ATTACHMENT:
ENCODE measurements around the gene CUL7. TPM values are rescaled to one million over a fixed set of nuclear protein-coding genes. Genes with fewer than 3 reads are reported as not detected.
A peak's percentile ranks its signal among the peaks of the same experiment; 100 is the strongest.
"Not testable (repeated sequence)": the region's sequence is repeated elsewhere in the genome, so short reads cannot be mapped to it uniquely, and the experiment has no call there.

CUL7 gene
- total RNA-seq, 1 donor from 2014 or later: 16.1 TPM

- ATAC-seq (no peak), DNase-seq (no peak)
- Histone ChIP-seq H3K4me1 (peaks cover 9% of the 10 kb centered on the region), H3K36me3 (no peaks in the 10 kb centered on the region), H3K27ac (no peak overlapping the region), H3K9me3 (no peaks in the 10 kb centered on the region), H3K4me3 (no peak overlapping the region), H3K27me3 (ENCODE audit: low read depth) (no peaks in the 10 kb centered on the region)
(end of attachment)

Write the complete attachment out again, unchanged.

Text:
ENCODE measurements around the gene CUL7. TPM values are rescaled to one million over a fixed set of nuclear protein-coding genes. Genes with fewer than 3 reads are reported as not detected.
A peak's percentile ranks its signal among the peaks of the same experiment; 100 is the strongest.
"Not testable (repeated sequence)": the region's sequence is repeated elsewhere in the genome, so short reads cannot be mapped to it uniquely, and the experiment has no call there.

CUL7 gene
- total RNA-seq, 1 donor from 2014 or later: 16.1 TPM

- ATAC-seq (no peak), DNase-seq (no peak)
- Histone ChIP-seq H3K4me1 (peaks cover 9% of the 10 kb centered on the region), H3K36me3 (no peaks in the 10 kb centered on the region), H3K27ac (no peak overlapping the region), H3K9me3 (no peaks in the 10 kb centered on the region), H3K4me3 (no peak overlapping the region), H3K27me3 (ENCODE audit: low read depth) (no peaks in the 10 kb centered on the region)